Child Custody ‘Nesting’ Arrangements on Long Island
As an experienced Long Island Matrimonial and Family Law Attorney, I have seen all kinds of custody and visitation arrangements. Recently, a new trend in Child Custody has been emerging. Nesting Custody Arrangements have been getting more and more attention as they gain popularity among divorcing couples.
What is a Nesting Child Custody Arrangement?
A Nesting Arrangement, in the context of custody, means that the children are the ones who stay put and the parents “fly” in and out of the home to care for the children. This could manifest in many different ways, but the children always remain in the home. Mom could be in the “nest” (children’s home) during the week, and Dad could be in the nest on the weekends. Maybe Mom stays at the home with the children Saturday night through Wednesday morning and Dad stays Wednesday’s after school through Saturday morning.
Again, the most important part of the Nesting Arrangement is that the children remain in the former marital residence. Having the parents be the ones to come and go means that they must maintain their own separate residence, typically an apartment, for the days when they are not with the children in the nest.
Top Considerations Before Deciding on a Nesting Arrangement:
The main concern for any family discussing a Nesting Arrangement is the cost. Not only does the former marital residence need to be maintained, but now both parents need to maintain separate residences on top of that. A total of 3 households need to exist in order for this arrangement to work.
Another top concern is the actual maintenance of the former marital residence. Someone needs to mow the lawn, clean the gutters, make sure the dishes are done, the den needs to be vacuumed, sheets and clothes need to be washed. Implicit in this need to maintain the children’s home is respectful and calm communication between the parents regarding housekeeping.
A hybrid of the two concerns is the financial maintenance of the former marital residence. The two parents will need to sit down and reach some kind of agreement regarding the finances associated with keeping the children’s home afloat, all while maintaining separate residences.
Pros of Deciding on a Nesting Arrangement:
Telling your children that you are getting a divorce is no simple or easy task. This discussion may be slightly easier, however, if you are telling them that their day-to-day lives will remain as stable as possible. Their clothes, shoes, homework, and sports equipment will all stay exactly where it is. There will be no shuffling the kids back and forth; they remain constant. They do not need to adjust to a new environment or a new school. It’s just like when one parent goes away for business and the other is left to care for the children. This stability is invaluable, especially while it may seem like everything else is changing. It’s also less stress on the children, as they do not need to live out of suitcases for most of their childhood, or worry about which pair of jeans are at which house, or be concerned that the soccer cleats will get left at Dad’s house, but the next practice is during Mom’s time.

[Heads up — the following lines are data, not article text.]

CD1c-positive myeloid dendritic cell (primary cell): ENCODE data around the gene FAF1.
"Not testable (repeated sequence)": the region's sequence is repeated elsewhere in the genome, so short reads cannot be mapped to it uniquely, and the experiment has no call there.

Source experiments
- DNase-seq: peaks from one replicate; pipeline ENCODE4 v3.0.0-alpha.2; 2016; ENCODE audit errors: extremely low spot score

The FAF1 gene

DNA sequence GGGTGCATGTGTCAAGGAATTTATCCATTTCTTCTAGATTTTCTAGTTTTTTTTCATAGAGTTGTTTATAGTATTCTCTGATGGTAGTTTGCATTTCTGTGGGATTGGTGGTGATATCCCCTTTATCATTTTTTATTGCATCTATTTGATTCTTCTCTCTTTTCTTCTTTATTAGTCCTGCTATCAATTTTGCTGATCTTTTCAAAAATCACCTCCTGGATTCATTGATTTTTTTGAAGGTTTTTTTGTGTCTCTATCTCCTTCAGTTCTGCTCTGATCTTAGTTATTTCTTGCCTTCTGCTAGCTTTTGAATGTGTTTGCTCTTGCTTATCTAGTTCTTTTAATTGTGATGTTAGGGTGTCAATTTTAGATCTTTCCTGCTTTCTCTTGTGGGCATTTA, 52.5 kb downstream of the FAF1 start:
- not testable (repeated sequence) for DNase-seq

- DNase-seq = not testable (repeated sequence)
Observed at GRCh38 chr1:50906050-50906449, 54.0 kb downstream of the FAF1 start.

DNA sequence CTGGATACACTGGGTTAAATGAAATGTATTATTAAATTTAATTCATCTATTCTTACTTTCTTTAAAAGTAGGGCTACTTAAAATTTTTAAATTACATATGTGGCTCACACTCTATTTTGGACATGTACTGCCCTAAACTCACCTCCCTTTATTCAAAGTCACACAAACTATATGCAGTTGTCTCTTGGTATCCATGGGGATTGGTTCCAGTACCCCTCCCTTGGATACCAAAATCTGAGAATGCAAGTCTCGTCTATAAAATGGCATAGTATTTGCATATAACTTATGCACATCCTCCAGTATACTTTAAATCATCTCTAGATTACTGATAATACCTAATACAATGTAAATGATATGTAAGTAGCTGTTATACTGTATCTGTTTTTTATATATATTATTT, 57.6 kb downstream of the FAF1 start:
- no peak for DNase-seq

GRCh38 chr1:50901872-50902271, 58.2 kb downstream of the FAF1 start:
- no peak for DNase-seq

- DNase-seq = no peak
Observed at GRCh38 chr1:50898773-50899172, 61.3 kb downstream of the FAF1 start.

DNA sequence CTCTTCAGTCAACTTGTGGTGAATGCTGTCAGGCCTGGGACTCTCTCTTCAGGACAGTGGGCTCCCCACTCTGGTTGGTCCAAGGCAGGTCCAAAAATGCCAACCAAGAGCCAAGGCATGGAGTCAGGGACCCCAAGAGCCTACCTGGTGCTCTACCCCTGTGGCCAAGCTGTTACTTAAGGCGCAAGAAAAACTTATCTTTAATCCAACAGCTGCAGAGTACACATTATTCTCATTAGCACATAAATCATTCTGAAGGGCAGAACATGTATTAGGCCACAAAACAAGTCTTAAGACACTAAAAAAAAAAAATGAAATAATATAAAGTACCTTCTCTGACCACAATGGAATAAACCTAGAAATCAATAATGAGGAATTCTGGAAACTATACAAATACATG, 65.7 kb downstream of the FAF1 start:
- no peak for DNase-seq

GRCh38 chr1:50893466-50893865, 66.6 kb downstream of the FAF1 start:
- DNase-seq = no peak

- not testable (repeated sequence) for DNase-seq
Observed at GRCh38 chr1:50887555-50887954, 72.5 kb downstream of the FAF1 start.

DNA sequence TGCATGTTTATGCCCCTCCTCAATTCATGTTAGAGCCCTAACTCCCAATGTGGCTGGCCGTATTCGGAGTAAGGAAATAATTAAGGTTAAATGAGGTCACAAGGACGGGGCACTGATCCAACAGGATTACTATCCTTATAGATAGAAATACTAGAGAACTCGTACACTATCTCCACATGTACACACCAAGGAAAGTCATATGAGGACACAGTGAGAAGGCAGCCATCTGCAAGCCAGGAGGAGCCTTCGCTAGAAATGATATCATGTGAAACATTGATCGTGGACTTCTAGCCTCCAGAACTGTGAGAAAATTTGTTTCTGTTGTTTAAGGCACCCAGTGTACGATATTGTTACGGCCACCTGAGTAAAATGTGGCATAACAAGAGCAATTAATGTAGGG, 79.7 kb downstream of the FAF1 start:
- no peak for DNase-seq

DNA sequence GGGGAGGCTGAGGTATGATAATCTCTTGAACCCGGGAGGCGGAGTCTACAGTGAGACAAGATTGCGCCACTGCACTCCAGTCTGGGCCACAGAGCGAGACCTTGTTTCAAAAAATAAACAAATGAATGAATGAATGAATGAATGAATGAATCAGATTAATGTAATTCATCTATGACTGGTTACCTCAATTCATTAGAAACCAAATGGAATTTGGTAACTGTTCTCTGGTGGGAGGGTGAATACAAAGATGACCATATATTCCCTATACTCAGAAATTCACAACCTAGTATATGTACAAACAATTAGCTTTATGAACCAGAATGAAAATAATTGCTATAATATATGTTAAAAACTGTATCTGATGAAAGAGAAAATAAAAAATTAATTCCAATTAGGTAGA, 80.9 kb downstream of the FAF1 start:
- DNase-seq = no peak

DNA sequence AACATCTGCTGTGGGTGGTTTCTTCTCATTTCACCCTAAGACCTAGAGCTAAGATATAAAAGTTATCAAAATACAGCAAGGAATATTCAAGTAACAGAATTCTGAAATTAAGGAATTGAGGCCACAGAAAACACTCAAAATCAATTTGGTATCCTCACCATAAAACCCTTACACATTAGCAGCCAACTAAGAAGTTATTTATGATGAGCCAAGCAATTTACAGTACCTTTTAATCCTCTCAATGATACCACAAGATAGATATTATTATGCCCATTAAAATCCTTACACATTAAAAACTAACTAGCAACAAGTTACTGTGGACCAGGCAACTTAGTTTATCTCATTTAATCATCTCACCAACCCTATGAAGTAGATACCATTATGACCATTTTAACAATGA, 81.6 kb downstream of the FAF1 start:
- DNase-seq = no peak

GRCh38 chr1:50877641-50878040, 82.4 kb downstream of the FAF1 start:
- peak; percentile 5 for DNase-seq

Cons of Deciding on a Nesting Arrangement:
Among the top cons of deciding on a Nesting Arrangement are the finances and maintenance discussed above. It is no secret that living on Long Island is incredibly expensive. In order to be successful in your Nesting Arrangement, you need to be realistic. You need to ask yourself, and your spouse, can I/we make this work financially? Can I help maintain the children’s home while supporting myself in a completely separate residence? Can my spouse and I work together and perform the housekeeping functions of the former marital residence so that our children can live there comfortably? If you can answer in the positive for all of the previous questions, you might want to consider sitting down and having a real conversation about making a Nesting Arrangement work.
Additionally, some clients have come to me concerned that they will lose track of their things and remain wholly unorganized moving back and forth between two homes. My typical response, after years and years of seeing young children move back and forth between two homes, is that fully grown adults are better equipped to deal with the constant movement than children. While that concern is certainly valid, the parents who come to me with this concern are really stepping into the minds of their children in this regard. Imagine how confusing and stressful moving back and forth, on top of their parents’ marriage ending, is for your children. If you can alleviate some of that stress and avoid some of that change, it may be worth your temporary discomfort while you get used to your new arrangement.
Questions About Child Custody and Visitation on Long Island?
To learn more about what you need to know about Child Custody on Long Island, visit this page on Child Custody or contact us at 631-923-1910 for a complimentary consultation.
Need More Information About Nesting Custody? Call Us
If you would like to discuss this, or any, custody arrangement, please call our Long Island Divorce and Family Law firm at 631-923-1910 to schedule up your free consultation.
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